Yep, it's true. As you've no doubt heard, Exchange 2000 Server has finally been signed off to manufacturing (called Release to Manufacturing—RTM). The official RTM build for Exchange 2000 (both Server and Enterprise) is 4417.5. Developers actually completed the build in mid-August as an escrow build. The escrow build was allowed to "bake" in Joint Deployment Program (JDP) implementations for a few weeks in an effort to uncover any serious problems. Last week's sign off is a good indication that testers found no serious problems, and the code is good to go. You can bet some serious vacationing will be going on in Building 43 during September.
Microsoft Select customers and channel partners should start to see the Exchange 2000 RTM version in October, with Select customers seeing the code first on their Select CD-ROMs, and channel partners getting distributions later in the month. Of course, JDP customers already have this version and are working diligently to deploy Exchange 2000. Mere mortals can download the Exchange 2000 evaluation edition from the Microsoft Web site now. Microsoft claims to have its entire Exchange deployment (52,000 mailboxes) converted to Exchange 2000 and the 40+ JDP customers are well on their way as well.
What's next for Exchange? Microsoft is already planning the next version of Exchange, code-named Mercury. (The company's soon going to run out of metals on the periodic table.) Although the specific details of Mercury are not publicly available, you can imagine some of the directions that Microsoft will take the product. We all have our wish lists of features that didn't make it into Exchange 2000: 64-bit support, snapshot backups, and 4-node clustering. Exchange will also become part of the .NET portfolio of Internet and e-commerce services that Microsoft is announcing. Exchange might fade into the background as an underlying service of .NET (see last week's commentary).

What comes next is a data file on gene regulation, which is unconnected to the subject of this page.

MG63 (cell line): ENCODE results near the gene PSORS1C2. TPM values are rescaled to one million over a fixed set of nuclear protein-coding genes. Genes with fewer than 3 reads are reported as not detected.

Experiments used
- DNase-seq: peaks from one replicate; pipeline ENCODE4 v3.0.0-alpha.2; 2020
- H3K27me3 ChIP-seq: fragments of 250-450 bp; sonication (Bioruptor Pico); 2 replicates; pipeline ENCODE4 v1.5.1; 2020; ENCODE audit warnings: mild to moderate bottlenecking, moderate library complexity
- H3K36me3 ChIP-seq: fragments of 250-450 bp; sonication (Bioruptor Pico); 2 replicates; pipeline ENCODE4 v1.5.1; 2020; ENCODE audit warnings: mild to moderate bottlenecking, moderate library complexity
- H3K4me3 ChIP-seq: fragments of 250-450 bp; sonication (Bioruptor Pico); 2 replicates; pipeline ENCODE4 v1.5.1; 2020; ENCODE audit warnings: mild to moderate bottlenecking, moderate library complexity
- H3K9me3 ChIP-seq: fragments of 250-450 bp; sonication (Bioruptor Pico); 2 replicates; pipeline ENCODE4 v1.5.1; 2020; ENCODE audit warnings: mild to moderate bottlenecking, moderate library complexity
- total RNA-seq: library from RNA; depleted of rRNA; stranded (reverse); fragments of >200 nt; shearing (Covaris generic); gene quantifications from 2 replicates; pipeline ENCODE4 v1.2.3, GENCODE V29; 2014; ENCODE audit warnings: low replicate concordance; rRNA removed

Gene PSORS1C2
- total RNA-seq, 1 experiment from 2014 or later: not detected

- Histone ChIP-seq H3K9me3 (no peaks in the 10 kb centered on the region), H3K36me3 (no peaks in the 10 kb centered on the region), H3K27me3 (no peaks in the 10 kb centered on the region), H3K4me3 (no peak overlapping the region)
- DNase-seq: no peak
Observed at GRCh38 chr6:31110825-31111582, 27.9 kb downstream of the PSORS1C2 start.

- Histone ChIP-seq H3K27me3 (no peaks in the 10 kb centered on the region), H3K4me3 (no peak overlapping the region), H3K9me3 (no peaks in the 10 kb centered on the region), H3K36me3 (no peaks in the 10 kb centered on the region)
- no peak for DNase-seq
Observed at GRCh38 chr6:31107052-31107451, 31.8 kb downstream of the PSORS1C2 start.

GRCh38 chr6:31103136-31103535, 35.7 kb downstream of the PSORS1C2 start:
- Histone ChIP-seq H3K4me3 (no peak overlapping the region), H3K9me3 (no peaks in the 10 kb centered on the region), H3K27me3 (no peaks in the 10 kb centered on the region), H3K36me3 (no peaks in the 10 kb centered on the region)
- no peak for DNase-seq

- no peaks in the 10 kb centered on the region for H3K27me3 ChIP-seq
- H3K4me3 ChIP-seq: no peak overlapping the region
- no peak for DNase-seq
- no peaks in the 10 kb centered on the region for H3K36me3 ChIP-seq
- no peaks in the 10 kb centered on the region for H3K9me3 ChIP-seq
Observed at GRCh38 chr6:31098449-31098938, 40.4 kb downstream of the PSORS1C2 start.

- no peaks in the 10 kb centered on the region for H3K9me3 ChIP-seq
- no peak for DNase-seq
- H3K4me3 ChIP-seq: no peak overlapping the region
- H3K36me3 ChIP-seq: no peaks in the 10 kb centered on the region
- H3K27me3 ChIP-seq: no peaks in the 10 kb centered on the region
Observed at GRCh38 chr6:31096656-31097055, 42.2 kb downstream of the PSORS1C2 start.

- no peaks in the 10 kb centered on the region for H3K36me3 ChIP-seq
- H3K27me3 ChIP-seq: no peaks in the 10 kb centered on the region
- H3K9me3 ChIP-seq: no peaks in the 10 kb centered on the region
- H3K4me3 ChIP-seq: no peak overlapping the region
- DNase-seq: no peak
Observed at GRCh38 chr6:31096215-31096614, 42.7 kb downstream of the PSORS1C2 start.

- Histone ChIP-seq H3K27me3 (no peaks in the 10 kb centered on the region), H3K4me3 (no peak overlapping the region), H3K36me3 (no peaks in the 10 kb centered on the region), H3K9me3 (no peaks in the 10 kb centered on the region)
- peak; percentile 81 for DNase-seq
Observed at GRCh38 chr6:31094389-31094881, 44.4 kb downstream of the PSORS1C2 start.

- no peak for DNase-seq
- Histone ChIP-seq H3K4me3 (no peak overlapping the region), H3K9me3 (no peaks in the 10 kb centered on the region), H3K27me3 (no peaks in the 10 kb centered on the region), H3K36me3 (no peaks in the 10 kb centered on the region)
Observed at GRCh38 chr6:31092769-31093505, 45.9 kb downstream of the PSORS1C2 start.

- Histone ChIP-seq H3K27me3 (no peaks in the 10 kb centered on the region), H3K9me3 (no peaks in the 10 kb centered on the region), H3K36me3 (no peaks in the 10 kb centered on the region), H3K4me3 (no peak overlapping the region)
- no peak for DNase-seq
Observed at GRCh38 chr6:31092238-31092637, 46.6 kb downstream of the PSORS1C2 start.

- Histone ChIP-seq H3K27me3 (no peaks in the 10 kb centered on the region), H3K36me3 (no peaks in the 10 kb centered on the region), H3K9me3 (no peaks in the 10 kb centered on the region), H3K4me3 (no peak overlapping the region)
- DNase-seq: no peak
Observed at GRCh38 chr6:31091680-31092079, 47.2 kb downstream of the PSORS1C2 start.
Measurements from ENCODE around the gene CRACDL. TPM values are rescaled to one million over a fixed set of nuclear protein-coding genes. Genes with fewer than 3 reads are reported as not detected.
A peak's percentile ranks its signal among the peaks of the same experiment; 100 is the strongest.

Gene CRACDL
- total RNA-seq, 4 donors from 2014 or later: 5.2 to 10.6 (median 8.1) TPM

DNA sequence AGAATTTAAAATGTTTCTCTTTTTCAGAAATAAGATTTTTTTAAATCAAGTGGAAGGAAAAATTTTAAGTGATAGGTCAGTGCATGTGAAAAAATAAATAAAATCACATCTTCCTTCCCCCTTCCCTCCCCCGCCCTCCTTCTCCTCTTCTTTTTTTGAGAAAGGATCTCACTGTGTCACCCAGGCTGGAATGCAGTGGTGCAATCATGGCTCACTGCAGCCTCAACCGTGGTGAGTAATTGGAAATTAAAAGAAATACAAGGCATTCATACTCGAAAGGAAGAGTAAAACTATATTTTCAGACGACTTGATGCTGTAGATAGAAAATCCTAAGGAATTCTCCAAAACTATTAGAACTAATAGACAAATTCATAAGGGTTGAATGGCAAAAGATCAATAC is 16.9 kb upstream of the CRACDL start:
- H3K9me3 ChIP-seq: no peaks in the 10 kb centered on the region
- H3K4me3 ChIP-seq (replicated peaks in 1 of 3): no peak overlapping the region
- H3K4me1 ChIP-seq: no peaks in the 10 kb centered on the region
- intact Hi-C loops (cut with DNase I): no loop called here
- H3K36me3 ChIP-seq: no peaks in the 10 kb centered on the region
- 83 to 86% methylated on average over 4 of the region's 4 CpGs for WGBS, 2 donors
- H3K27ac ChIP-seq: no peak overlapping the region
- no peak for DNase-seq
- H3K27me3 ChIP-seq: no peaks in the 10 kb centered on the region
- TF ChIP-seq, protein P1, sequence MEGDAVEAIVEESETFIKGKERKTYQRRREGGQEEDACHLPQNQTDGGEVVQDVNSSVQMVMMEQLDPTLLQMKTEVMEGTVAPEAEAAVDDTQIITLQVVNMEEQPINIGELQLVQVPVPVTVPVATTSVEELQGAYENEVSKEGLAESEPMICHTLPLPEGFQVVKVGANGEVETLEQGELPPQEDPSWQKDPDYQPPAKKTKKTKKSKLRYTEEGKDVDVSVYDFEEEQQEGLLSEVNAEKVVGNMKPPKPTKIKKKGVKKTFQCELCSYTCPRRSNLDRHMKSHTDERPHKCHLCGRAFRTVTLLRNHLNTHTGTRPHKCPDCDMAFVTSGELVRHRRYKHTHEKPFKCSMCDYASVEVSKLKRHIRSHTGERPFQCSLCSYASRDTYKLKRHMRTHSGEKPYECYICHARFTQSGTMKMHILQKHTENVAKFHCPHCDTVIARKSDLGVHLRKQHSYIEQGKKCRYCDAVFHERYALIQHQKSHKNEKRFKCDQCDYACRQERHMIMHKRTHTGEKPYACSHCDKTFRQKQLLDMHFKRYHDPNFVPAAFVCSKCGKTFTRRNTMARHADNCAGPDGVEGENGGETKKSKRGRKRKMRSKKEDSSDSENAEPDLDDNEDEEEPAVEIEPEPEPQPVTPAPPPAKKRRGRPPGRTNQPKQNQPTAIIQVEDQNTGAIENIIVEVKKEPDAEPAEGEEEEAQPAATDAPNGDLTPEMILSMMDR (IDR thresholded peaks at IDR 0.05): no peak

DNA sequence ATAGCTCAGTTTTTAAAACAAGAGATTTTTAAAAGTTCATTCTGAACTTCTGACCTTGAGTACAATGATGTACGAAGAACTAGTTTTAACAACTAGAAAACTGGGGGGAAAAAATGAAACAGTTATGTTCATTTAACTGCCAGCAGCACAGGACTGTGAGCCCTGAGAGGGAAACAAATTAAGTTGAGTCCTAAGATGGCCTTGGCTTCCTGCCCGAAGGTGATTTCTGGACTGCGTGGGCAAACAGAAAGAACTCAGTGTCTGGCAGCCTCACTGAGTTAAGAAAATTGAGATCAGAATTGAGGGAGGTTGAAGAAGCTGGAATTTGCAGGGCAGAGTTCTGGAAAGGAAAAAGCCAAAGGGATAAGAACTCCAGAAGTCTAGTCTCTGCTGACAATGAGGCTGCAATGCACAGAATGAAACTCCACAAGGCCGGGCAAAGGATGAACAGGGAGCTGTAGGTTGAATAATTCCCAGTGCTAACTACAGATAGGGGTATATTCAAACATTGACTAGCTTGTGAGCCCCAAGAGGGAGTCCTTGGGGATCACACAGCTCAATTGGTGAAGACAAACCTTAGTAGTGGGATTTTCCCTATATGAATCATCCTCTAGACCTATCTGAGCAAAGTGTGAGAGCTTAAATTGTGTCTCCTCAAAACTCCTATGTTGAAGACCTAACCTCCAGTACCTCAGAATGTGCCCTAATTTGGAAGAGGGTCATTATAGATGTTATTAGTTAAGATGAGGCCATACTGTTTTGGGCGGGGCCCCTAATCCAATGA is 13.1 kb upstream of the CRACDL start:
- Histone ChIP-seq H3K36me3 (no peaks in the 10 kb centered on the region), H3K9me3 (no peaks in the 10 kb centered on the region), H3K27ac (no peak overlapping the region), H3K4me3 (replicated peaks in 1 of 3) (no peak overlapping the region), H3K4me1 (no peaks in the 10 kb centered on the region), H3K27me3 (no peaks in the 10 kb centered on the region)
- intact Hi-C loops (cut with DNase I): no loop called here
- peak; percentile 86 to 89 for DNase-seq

But let's not forget about Exchange 2000 and Exchange 5.5 updates. Microsoft still plans bug fixes and minor updates to these products. For Exchange 5.5 users who have no immediate plans to upgrade to Exchange 2000, Microsoft is planning a Service Pack 4 (SP4) release of Exchange 5.5 in the months to come. For Exchange 2000, the problems that didn't get fixed (and those yet to be discovered) in RTM will be rolled into a service pack release. Look for Exchange 2000 SP1 with all the Quick Fix Engineering (QFE) hotfixes accumulated between now and then to hit the streets in early 2001. In case you didn't notice, this technology is changing rapidly—too rapidly for me to keep up with sometimes. Maybe there is a lot to be said for sticking with good ol' Exchange 5.5 SP3.